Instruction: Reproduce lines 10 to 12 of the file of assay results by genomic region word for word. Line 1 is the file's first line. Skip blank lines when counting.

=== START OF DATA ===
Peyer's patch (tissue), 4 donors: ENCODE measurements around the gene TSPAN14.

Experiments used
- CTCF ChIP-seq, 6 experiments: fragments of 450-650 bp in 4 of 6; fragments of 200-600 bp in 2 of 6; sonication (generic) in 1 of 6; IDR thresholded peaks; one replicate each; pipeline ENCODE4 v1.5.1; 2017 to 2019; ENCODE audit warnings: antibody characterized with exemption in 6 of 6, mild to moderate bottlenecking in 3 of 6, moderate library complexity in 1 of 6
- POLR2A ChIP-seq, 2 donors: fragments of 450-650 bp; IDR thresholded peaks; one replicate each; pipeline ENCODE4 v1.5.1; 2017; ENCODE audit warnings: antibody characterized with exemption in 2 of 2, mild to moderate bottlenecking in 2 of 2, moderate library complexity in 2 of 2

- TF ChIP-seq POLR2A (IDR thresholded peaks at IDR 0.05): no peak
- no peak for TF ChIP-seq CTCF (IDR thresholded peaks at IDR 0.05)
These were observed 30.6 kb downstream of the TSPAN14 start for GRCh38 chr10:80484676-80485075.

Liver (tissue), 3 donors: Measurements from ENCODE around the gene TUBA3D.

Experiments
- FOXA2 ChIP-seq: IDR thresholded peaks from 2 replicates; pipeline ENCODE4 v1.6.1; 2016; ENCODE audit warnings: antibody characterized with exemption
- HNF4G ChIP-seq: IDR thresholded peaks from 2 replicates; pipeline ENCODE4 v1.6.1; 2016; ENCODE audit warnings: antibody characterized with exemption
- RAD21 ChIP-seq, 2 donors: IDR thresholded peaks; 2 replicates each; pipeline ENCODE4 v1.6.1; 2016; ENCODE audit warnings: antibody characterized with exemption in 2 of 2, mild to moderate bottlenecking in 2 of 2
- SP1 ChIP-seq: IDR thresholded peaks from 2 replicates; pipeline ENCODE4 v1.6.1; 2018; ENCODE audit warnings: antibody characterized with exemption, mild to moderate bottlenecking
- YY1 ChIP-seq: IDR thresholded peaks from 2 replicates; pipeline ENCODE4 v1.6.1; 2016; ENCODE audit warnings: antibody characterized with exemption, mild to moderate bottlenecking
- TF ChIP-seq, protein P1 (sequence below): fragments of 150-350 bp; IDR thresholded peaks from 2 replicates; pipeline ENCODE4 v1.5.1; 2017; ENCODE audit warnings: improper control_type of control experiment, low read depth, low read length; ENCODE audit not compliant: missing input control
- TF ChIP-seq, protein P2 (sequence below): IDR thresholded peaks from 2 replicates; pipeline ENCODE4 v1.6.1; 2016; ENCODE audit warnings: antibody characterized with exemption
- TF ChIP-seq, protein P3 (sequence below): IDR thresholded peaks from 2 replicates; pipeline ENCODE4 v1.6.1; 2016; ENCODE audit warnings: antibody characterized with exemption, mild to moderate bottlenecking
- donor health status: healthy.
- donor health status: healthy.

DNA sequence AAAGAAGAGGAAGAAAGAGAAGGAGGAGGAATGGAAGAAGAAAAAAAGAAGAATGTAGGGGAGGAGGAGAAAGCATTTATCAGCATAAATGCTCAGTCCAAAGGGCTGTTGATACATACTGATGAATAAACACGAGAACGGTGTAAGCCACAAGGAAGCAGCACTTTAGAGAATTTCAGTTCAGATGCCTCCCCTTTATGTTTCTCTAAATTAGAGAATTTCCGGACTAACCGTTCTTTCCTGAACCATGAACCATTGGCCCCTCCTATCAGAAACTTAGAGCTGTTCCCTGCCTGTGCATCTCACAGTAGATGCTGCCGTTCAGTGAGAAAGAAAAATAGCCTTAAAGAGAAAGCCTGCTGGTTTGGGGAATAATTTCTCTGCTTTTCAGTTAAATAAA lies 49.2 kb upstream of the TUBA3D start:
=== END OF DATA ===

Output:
- FOXA2 ChIP-seq: IDR thresholded peaks from 2 replicates; pipeline ENCODE4 v1.6.1; 2016; ENCODE audit warnings: antibody characterized with exemption
- HNF4G ChIP-seq: IDR thresholded peaks from 2 replicates; pipeline ENCODE4 v1.6.1; 2016; ENCODE audit warnings: antibody characterized with exemption
- RAD21 ChIP-seq, 2 donors: IDR thresholded peaks; 2 replicates each; pipeline ENCODE4 v1.6.1; 2016; ENCODE audit warnings: antibody characterized with exemption in 2 of 2, mild to moderate bottlenecking in 2 of 2